Duluth brothers open bakery in Lincoln Park

Robert Lillegard wanted to start a business but needed something to sell; his brother Michael wanted to bake but didn't want to run a business. So they teamed up. Together they've launched Duluth's Best Bread, an artisan bakery in the former Cake...

Brothers Robert (left) and Michael Lillegard have started Duluth's Best Bread, an artisan bakery in the city's Lincoln Park neighborhood. Robert coordinates the business, while Michael does the baking. "He makes everything sound good," Michael said of his brother. "I make everything taste good." Steve Kuchera /
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Robert Lillegard wanted to start a business but needed something to sell; his brother Michael wanted to bake but didn't want to run a business.

So they teamed up.

Together they've launched Duluth's Best Bread, an artisan bakery in the former Cake Occasions space at 2632 W. Third St. in Duluth's Lincoln Park. And it's turning into a good partnership.

"I set the direction and make the plans so that Michael can bake," Robert said. "I have to be the mind, so Michael can be the hands."

"He makes everything sound good," Michael Lillegard said. "I make everything taste good."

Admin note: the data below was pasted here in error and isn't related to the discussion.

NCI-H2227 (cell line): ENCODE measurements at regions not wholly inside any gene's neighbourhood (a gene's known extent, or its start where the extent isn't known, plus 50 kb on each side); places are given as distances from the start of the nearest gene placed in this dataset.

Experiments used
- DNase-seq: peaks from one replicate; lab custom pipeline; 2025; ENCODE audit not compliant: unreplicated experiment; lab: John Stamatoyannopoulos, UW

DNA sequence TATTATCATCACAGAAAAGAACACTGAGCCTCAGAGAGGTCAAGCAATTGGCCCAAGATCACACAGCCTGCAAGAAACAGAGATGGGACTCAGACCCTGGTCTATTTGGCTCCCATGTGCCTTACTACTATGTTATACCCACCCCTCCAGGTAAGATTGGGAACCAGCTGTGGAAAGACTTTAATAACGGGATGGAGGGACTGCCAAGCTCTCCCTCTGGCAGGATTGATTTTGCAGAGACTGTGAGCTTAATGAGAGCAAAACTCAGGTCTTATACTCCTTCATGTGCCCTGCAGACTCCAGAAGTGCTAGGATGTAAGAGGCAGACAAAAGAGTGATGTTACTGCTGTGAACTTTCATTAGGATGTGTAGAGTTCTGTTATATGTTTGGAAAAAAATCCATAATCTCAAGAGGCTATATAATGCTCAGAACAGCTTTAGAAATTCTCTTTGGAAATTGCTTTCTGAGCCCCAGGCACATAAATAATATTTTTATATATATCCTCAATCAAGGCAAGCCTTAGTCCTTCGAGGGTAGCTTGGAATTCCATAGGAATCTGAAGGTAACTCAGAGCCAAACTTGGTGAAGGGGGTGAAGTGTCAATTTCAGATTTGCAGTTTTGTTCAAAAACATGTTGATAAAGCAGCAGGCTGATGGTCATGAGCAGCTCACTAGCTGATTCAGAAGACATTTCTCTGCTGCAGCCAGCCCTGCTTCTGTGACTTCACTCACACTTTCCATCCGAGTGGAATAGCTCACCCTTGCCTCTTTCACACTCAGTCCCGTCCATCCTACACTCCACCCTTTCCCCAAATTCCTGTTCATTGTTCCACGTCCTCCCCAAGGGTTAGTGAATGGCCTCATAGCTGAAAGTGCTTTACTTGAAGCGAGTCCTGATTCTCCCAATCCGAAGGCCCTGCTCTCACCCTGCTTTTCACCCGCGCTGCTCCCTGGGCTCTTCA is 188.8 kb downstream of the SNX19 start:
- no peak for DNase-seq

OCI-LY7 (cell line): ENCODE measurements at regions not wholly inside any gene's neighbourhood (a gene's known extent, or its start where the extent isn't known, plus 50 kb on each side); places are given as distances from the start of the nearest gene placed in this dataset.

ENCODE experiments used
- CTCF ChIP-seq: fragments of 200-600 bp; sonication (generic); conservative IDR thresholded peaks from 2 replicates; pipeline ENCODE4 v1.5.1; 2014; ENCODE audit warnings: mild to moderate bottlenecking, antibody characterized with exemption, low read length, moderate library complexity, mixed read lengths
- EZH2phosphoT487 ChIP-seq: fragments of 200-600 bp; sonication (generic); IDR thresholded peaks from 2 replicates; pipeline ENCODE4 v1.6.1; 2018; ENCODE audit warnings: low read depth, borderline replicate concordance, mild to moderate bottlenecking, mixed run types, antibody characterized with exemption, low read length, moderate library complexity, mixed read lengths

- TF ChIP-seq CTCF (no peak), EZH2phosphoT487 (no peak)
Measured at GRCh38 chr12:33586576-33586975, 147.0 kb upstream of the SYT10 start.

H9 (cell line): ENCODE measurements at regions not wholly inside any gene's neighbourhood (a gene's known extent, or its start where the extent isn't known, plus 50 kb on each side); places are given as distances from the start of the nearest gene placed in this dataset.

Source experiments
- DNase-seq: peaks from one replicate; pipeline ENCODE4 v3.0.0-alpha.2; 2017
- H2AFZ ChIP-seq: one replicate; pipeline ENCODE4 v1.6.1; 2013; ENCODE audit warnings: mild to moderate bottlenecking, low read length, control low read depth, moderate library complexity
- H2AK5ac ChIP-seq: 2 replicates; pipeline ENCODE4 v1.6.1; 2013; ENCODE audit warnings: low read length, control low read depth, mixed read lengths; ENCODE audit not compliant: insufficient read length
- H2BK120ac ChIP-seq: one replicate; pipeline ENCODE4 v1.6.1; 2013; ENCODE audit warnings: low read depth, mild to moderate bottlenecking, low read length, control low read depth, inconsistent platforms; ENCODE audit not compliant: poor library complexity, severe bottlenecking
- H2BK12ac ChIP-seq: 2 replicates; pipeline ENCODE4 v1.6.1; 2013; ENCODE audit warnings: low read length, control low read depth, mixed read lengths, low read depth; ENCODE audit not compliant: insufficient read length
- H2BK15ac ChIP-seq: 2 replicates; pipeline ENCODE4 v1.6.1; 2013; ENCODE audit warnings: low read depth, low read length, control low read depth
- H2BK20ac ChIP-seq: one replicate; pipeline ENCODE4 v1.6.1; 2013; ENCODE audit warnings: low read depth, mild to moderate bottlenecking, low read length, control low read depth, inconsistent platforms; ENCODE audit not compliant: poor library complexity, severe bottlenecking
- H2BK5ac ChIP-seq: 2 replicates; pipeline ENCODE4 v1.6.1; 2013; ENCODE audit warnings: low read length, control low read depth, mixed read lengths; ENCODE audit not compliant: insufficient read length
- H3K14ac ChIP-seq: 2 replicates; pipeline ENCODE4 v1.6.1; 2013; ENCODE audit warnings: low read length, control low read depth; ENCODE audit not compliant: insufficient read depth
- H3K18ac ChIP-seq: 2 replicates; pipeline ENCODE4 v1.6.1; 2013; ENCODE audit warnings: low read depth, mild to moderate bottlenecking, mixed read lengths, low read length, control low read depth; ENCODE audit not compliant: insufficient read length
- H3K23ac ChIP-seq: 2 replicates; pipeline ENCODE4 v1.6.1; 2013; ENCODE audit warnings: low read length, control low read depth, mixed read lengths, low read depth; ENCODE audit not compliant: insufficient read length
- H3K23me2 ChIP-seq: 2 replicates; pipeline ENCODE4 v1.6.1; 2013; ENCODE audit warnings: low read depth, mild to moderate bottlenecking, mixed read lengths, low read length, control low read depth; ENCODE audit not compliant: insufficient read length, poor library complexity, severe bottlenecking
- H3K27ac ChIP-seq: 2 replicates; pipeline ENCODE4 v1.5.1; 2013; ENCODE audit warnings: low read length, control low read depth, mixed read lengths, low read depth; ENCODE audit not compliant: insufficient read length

The brothers, who grew up in Duluth's East End, rented the 1,200-square-foot building for this summer before buying it 11 days ago.

It's where Michael Lillegard, 24, spends much of his time, making dough from scratch and baking sourdough, ciabatta and focaccia breads and other special-order breads, French croissants and cinnamon rolls. All are made from recipes he's perfected. Sometimes he sleeps in a sleeping bag in a back room during the croissant dough's three-hour rising before getting it promptly in the building's big pizza oven.

That oven - a remnant of the building's days as Mama Mia's Pizza - was a big reason why they bought the building for $100,000. It came with the building, saving them about $20,000 to buy one, the pair said.

Starting last week, they opened their doors to the public, but only on Thursdays from 9 a.m. to 1 p.m., selling their 1- and 2-pound sourdough bread loaves for $4.50 and $7, $1 off the usual price, and selling croissants for $3, a 50-cent discount.

But their focus is not on having a retail store.

"It's not our goal at all to have people come in and buy," said Robert Lillegard, 29, a freelance food writer who wrote "The Duluth Grill Cookbook." "It's to make good-quality bread and get it out to people where they are."

They count Perk Place, Alakef Cup, the Whole Foods Co-op and Lake Avenue Cafe in Duluth and Wednesday Bakery in Superior as among their customers. They also sell their loaves through local farmers markets and Stones Throw Farm, a community-supported agriculture program.

"We're slowly introducing it to places that appreciate it," Robert said. "People really like it. If there's an office with at least 10 people who want it, we'll make deliveries to offices."


Going Italian

Last month, Sclavi's Italian Restaurant in Superior started using Duluth's Best Bread's ciabatta. Grilling it in garlic oil, the ciabatta is served with meatballs and with sausage and peppers and with their red sauce and garlic sampler. The Italian specialty bread also is served plain for dipping in sauces.